Articles for getting starting developing SpriteKit games on iOS.
In a typical iOS app, you build your screens either with UIKit's
UIView and possibly storyboards or you might try SwiftUI and build out a
View based on an
Those kinds of apps often have scrollable lists of data, forms, tabs, or hierarchical navigation suitable for a to do list or an email client.
But games are something very different.
Each node we create in the scene can optionally have a
physicsBody associated with it. If it does, then it will have velocity and acceleration and forces, like collisions and gravity, will have an effect on them.
There are some common patterns, so it's useful to extend
SKPhysicsBody. Here are two functions that are meant to be used when you create a physics body.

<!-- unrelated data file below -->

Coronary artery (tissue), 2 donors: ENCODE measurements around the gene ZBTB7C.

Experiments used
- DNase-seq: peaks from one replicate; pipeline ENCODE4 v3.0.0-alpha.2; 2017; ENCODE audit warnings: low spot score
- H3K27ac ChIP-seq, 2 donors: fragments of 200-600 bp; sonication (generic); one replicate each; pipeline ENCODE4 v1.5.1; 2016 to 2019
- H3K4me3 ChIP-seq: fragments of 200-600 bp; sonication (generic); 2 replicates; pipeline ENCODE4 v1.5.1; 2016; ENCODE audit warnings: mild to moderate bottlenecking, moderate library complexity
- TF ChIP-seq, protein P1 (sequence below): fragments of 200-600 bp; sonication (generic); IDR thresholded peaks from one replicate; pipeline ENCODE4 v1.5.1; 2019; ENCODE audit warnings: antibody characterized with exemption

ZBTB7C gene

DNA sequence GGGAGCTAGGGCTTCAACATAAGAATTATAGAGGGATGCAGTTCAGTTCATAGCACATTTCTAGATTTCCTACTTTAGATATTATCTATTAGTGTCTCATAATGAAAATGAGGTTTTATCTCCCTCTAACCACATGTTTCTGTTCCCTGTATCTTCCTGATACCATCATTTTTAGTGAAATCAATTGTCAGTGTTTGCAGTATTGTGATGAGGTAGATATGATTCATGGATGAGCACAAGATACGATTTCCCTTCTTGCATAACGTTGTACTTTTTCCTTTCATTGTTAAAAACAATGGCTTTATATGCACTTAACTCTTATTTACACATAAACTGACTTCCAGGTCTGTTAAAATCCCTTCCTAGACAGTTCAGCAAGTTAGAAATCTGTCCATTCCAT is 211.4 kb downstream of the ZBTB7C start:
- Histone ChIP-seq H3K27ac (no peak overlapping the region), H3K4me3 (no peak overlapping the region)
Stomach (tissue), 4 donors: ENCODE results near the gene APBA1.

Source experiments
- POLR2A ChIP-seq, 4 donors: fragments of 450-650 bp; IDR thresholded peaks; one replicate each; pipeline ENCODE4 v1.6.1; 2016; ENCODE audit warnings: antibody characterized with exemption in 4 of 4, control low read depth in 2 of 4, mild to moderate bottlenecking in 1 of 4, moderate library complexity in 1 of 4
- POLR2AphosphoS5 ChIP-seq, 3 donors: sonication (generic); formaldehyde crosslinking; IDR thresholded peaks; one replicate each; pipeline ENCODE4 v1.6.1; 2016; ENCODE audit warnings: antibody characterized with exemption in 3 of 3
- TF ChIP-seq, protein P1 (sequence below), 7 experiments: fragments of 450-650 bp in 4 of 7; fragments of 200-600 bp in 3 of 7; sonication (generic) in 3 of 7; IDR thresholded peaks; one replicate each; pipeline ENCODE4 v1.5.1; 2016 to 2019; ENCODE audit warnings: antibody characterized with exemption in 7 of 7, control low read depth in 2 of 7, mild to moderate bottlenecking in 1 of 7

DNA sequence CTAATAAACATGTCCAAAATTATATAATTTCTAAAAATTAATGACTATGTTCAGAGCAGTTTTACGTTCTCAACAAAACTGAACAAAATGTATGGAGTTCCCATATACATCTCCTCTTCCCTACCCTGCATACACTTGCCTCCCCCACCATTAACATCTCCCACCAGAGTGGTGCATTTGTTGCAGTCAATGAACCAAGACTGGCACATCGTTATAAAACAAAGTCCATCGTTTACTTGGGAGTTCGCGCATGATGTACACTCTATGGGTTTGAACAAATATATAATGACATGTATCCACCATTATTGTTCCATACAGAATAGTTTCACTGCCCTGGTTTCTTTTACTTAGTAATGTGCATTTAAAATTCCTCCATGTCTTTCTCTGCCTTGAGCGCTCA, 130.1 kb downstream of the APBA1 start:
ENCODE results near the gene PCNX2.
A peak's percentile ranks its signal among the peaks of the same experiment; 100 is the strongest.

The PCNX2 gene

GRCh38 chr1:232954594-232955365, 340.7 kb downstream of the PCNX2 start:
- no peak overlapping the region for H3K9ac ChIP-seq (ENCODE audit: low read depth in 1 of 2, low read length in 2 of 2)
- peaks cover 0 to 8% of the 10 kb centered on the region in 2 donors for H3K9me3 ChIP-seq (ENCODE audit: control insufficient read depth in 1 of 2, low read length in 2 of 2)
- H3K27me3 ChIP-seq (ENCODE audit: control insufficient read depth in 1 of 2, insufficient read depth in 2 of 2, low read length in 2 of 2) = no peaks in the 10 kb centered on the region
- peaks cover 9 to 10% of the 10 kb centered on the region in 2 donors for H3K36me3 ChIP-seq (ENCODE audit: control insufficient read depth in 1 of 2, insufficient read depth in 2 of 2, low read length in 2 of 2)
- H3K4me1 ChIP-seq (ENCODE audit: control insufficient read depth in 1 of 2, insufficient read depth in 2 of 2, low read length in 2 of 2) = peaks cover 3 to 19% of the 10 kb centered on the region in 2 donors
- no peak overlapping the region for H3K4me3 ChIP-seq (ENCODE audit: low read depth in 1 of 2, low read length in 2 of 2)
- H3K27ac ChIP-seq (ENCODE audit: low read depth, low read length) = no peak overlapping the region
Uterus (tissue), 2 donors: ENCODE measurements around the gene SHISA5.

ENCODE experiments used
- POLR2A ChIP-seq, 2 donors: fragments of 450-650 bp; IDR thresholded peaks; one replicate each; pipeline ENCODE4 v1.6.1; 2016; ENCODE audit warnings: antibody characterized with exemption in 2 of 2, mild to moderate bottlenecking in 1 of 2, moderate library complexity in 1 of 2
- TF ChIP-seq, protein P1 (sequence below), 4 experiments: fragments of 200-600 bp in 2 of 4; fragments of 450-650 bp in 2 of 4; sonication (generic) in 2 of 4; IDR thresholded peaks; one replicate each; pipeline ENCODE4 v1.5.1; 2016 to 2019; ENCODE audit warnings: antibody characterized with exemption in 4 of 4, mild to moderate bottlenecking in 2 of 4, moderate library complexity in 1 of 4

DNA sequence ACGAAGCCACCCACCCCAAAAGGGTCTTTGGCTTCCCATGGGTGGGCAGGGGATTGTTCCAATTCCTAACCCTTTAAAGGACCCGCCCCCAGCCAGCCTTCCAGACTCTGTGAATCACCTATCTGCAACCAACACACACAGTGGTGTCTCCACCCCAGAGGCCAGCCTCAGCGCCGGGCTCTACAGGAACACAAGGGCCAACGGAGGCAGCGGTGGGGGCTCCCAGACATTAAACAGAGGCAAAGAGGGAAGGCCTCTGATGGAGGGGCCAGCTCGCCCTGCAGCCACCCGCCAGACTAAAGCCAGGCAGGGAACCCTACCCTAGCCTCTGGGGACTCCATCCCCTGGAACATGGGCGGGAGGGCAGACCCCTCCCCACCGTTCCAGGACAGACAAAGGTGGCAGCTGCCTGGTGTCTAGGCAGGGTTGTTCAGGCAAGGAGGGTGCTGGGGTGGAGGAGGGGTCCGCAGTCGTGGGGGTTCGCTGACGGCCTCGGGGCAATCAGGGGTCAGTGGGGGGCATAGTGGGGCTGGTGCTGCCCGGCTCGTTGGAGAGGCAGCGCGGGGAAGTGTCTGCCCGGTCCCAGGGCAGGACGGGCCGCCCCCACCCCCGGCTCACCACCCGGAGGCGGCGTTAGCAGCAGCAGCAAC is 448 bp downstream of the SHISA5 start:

When you are creating and analyzing vectors in SpriteKit, it's useful to think of them as an angle and a length, not just as a
(dx, dy) pair.
Here is an extension that helps you do that.
In the previous article we learned that SpriteKit games are based on physics simulations. We put an
SKScene on a
UIViewController and then let a ball fall to the ground based on gravity.
This game isn't very fun.
But, it's helpful to understand SpriteKit games this way.
In the previous article, we set up the visible elements of pong and the basic physics that governs the movement of the ball.
At the end of the article, we had the ball bouncing off the walls and paddle and moving in a gravity-free, drag-free environment.
The next thing we'll tackle is letting the players move the paddles.
If you play the game, you'll see that once we miss the ball, it goes off the screen and, well, then nothing happens.
We want the miss to be detected, and then for a new ball to be placed in the center so we can continue.
Let's do that.